Your Responsibility Know The Code Code
Skiing and snowboarding can be enjoyed in many ways. At ski areas, you may see people using alpine, snowboard, telemark, cross country and other specialized ski equipment, such as that used by disabled or other skiers. Regardless of how you decide to enjoy the slopes, always show courtesy to others and be aware that there are elements of risk in skiing that common sense and personal awareness can help reduce.
Observe the code listed below and share with other skiers the responsibility for a great skiing experience.
- Always stay in control.
- People ahead of you have the right of way.
- Stop in a safe place for you and others.
- Whenever starting downhill or merging, look uphill and yield.
- Use devices to help prevent runaway equipment.
- Observe signs and warnings, and keep off closed trails.
- Know how to use the lifts safely.
- Be safety conscious and KNOW THE CODE. IT’S YOUR RESPONSIBILITY.
This is a partial list. Officially endorsed by: National Ski Areas Association
Smart Style Terrain Park Safety
The National Ski Areas Association and Burton Snowboards would like to welcome you to the “Smart Style” Terrain Park Safety initiative. This venture has been a cooperative effort to continue the proper use and progression of terrain parks at mountain resorts, while also delivering a unified message that is clear, concise, and effective.
We believe the “Smart Style” message along with existing safety messages; will help to heighten the sense of education and awareness about the proper use of terrain parks in a way that is not hard to deliver, or for that matter to digest.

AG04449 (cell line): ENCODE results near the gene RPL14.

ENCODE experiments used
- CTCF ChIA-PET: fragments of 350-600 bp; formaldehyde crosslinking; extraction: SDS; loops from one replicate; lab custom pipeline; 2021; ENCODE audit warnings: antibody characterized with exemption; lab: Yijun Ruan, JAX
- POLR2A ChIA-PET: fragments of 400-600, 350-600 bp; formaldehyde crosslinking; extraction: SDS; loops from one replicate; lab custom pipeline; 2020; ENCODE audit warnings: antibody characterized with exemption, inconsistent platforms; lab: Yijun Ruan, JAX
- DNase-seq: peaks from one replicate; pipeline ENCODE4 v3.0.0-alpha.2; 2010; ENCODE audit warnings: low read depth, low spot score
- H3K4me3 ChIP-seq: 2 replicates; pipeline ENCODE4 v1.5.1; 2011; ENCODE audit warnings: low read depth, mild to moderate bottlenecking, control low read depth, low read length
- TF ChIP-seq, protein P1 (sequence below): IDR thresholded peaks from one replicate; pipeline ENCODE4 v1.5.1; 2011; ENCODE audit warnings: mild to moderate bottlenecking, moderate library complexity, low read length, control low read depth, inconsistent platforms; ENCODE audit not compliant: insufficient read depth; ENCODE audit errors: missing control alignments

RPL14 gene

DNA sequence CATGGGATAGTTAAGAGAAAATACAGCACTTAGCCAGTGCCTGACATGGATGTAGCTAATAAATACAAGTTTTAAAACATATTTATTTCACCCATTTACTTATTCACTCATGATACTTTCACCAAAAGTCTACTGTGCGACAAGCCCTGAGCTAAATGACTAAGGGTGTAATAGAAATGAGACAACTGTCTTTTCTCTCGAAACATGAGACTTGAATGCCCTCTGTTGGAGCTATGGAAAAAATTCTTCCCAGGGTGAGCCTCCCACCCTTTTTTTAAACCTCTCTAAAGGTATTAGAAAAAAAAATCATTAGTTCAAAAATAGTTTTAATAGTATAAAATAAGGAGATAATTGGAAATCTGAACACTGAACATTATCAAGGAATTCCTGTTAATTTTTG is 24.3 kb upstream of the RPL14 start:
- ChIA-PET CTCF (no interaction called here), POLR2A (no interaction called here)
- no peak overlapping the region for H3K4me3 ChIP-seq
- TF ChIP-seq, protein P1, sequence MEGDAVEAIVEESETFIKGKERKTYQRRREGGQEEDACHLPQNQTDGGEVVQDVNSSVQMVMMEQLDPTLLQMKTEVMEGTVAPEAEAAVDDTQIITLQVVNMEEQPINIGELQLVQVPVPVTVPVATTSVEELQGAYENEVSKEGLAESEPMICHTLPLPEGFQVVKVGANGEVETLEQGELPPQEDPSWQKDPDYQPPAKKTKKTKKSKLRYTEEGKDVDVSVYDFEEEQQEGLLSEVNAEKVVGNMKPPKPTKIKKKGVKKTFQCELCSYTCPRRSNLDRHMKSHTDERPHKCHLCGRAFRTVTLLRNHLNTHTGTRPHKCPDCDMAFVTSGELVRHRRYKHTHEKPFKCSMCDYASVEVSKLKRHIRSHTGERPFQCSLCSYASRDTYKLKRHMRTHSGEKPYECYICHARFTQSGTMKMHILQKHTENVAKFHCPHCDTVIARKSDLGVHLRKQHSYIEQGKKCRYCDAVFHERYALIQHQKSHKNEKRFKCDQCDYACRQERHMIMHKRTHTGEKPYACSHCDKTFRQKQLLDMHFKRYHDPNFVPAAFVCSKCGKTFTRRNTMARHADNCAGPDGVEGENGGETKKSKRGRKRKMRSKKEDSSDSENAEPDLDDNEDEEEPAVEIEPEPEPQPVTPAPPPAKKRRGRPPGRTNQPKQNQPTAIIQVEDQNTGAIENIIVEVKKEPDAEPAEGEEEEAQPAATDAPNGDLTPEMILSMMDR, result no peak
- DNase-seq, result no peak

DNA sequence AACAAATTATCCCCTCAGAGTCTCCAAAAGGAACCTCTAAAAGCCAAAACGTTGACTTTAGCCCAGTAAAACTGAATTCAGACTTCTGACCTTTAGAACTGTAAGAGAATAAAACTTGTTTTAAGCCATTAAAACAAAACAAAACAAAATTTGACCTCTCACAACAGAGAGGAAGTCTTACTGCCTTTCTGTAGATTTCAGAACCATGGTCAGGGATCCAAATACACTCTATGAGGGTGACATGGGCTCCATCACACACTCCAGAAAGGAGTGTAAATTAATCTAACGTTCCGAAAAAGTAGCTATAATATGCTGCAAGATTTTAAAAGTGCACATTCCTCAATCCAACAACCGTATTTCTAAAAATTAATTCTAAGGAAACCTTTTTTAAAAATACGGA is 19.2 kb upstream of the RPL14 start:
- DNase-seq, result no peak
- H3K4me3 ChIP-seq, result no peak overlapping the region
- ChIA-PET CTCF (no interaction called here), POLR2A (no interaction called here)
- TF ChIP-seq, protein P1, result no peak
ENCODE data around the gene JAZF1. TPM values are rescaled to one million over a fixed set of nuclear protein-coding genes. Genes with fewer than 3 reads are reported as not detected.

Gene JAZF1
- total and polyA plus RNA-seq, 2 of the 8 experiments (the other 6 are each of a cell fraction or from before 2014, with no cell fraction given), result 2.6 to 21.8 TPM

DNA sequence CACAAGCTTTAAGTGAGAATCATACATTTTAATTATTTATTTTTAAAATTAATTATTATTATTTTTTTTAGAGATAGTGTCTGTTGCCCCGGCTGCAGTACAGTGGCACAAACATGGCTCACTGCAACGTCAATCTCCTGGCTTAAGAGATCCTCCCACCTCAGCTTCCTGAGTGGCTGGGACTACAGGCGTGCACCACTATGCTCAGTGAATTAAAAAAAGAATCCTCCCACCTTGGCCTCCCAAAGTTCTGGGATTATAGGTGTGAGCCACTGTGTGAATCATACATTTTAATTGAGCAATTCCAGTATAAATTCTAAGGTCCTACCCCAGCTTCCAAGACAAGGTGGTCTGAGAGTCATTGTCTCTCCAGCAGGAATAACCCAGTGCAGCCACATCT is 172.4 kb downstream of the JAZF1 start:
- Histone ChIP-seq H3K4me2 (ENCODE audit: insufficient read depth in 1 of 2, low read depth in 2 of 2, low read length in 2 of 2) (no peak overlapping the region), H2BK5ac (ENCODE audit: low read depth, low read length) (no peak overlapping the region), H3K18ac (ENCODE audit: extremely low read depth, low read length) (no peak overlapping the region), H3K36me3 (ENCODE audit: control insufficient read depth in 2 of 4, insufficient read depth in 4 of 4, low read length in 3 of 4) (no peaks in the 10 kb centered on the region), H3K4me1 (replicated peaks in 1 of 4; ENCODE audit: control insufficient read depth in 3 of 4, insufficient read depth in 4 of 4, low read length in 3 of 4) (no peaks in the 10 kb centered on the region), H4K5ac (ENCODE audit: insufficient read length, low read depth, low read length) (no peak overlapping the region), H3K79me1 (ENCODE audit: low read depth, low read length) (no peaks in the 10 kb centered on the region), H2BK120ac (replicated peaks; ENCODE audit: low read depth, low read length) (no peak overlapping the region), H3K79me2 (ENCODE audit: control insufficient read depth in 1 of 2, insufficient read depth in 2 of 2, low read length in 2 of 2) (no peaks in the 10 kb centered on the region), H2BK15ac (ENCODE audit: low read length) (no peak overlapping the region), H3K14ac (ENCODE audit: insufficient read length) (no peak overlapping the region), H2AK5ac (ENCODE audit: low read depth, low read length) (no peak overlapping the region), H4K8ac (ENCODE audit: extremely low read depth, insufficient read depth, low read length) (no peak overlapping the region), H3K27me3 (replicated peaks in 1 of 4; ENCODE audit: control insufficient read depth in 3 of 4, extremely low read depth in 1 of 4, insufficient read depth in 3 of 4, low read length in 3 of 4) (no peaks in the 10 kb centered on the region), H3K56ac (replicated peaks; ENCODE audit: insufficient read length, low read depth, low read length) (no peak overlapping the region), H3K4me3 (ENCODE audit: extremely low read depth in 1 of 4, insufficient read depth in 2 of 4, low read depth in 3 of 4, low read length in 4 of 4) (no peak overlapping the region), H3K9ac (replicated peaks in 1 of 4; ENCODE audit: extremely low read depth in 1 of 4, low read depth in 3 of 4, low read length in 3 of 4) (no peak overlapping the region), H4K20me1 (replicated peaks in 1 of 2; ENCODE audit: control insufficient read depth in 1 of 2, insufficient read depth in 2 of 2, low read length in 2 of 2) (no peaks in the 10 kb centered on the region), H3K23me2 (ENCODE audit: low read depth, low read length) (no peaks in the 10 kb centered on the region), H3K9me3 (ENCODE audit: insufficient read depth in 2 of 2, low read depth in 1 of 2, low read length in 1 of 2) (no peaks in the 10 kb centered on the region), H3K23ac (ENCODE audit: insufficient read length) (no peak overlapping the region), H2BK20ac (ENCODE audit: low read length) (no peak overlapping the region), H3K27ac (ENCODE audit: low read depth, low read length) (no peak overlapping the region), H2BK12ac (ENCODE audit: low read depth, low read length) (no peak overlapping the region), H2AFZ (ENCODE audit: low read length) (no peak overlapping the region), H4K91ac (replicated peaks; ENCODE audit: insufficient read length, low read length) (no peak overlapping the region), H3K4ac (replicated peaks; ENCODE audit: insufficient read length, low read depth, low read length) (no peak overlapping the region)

The more people we can educate and get involved to help to spread the knowledge, the better!
The Smart Style Program:
There are four main messages that are associated with Smart Style:
- Make a Plan. Every time you use freestyle terrain, make a plan for each feature you want to use. Your speed, approach and take off will directly affect your maneuver and landing.
- Look Before You Leap. Scope around the jumps first, not over them. Know your landings are clear and clear yourself out of the landing area.
- Easy Style It. Start small and work your way up. (Inverted aerials not recommended).
- Respect Gets Respect. From the lift line through the park.
Ski Tips For Kids
Have your child know the “Your Responsibility Code.” It’s the seven rules of the slopes and many accidents can be avoided by adhering to the Code.
Ski helmets are a good idea. Make sure the helmet fits correctly. A ski helmet is not an item you buy for your child to grow into. Educate your child about the benefits and limitations of the helmet. Wearing a helmet doesn’t give permission to ski or snowboard faster or recklessly.
Dress in layers. Layering allows you to accommodate your body’s constantly changing temperature. For example, dress your kids in polypropylene long underwear (top and bottoms) which feels good next to the skin, dries quickly, absorbs sweat and keeps you warm. Your kids should also wear a 2nd layer long sleeve polypro, sweater or fleece, and waterproof coat.
Be prepared. Mother Nature has a mind of her own. Kids should wear a helmet, 80 percent of heat-loss is through the head. Kids should also wear gloves or mittens (mittens are usually better for kids who are susceptible to cold hands).
Be sure they wear sun protection, even on cloudy days. The sun reflects off the snow and is stronger than you think! A ski vacation with a sun burn is no fun!